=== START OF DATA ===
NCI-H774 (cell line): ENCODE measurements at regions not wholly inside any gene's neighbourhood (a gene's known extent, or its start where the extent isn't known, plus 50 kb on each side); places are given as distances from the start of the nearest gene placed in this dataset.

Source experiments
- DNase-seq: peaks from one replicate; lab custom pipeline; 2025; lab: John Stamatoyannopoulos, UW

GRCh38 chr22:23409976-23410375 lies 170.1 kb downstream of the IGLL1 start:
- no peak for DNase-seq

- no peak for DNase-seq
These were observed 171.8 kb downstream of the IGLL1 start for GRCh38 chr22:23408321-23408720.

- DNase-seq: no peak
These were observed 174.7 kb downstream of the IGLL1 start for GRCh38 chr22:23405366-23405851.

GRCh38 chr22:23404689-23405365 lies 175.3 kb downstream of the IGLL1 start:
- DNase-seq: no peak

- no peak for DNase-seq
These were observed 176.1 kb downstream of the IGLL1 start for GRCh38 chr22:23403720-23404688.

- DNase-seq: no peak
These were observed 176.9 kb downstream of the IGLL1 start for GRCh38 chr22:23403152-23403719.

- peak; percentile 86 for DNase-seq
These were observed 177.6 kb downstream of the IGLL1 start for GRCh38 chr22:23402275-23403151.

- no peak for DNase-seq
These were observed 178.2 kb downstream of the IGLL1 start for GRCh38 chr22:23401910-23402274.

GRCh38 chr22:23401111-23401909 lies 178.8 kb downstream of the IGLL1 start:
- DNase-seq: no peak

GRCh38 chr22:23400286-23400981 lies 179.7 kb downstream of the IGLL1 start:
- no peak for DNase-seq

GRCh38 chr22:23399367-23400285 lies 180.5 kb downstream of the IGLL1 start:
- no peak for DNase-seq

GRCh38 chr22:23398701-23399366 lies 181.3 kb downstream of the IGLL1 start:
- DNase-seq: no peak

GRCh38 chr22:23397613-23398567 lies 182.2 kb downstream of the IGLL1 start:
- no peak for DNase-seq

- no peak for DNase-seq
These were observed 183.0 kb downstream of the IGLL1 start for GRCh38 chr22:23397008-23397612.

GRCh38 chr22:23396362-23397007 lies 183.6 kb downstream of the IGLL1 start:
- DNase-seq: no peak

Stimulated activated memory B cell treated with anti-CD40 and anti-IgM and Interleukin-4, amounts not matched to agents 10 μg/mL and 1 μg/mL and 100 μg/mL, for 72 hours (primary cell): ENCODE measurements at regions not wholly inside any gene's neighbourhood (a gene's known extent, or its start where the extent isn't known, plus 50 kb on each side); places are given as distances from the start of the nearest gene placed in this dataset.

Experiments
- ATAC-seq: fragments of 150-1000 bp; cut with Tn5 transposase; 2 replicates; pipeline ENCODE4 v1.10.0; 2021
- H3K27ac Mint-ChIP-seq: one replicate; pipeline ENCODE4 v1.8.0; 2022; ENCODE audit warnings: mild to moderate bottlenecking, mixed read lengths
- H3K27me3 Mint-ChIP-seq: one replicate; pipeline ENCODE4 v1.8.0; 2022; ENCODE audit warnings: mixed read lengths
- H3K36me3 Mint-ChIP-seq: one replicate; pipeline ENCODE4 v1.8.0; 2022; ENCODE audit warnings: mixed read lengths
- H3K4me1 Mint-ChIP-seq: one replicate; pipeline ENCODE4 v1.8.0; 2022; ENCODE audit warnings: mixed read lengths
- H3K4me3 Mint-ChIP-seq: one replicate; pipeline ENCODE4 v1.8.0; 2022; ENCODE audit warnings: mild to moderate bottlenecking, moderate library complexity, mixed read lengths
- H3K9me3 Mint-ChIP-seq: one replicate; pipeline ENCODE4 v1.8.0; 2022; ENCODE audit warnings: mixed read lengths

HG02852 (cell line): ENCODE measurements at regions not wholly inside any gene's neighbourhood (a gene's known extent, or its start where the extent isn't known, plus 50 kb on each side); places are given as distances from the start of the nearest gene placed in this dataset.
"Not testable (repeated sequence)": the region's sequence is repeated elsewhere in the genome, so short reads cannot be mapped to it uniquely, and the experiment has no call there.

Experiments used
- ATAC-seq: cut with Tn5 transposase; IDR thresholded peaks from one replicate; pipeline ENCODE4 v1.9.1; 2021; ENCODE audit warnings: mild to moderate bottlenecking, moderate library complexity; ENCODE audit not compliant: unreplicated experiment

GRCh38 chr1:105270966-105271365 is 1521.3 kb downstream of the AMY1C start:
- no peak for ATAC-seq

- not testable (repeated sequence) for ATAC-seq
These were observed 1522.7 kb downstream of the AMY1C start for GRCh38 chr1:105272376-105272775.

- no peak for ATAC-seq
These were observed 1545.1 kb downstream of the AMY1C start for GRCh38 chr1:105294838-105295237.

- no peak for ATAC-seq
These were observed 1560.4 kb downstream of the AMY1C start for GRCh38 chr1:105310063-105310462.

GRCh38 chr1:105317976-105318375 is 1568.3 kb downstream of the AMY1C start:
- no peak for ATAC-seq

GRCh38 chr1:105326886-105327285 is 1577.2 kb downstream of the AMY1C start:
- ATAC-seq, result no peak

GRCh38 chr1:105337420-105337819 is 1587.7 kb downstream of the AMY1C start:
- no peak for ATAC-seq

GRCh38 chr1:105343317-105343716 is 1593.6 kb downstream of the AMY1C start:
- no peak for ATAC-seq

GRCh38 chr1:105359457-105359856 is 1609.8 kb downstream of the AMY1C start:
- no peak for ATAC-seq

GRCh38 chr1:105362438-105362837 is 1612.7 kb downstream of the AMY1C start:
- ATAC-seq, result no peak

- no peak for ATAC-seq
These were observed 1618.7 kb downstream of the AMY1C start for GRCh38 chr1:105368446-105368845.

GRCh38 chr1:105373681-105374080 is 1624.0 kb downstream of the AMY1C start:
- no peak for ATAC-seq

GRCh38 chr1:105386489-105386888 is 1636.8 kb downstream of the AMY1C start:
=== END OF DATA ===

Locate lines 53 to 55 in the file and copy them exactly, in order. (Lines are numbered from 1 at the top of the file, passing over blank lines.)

- no peak for ATAC-seq
These were observed 1560.4 kb downstream of the AMY1C start for GRCh38 chr1:105310063-105310462.

GRCh38 chr1:105317976-105318375 is 1568.3 kb downstream of the AMY1C start: